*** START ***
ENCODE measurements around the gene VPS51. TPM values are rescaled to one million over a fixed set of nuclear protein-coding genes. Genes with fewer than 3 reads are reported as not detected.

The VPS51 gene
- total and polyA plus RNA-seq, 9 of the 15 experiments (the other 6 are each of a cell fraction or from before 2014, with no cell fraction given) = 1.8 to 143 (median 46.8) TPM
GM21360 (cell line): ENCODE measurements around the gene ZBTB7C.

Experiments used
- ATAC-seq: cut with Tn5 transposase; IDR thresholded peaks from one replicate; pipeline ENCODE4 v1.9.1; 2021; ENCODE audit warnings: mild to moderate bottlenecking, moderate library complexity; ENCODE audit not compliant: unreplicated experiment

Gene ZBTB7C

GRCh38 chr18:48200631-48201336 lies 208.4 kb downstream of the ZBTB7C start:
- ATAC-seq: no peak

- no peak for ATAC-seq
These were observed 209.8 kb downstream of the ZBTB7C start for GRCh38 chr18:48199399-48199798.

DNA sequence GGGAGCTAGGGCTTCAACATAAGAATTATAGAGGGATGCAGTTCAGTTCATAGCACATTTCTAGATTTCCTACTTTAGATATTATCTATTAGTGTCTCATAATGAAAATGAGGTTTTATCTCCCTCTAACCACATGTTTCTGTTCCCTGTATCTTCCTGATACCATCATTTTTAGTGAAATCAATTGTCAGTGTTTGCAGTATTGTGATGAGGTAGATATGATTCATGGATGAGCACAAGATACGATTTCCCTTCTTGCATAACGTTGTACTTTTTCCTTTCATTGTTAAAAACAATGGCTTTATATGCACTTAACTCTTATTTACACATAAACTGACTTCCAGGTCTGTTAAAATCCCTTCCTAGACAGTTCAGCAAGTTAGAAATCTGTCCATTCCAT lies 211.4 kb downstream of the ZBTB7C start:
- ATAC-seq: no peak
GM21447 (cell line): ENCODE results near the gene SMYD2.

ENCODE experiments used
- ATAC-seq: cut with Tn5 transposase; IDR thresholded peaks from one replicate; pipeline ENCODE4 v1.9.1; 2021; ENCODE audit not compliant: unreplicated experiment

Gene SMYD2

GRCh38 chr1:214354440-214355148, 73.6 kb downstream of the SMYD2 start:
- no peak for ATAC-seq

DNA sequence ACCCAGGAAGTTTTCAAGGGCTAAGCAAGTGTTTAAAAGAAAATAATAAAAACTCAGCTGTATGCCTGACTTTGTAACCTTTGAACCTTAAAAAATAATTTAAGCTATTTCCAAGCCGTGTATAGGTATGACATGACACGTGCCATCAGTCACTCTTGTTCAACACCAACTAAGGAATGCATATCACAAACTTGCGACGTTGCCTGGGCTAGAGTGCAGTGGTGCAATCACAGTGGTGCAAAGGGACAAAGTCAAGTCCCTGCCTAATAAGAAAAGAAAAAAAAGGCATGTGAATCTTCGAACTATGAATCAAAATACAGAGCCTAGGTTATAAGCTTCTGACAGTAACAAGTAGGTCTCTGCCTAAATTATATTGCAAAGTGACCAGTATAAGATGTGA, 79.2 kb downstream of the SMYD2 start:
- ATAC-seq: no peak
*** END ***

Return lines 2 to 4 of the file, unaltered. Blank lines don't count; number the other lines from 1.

The VPS51 gene
- total and polyA plus RNA-seq, 9 of the 15 experiments (the other 6 are each of a cell fraction or from before 2014, with no cell fraction given) = 1.8 to 143 (median 46.8) TPM
GM21360 (cell line): ENCODE measurements around the gene ZBTB7C.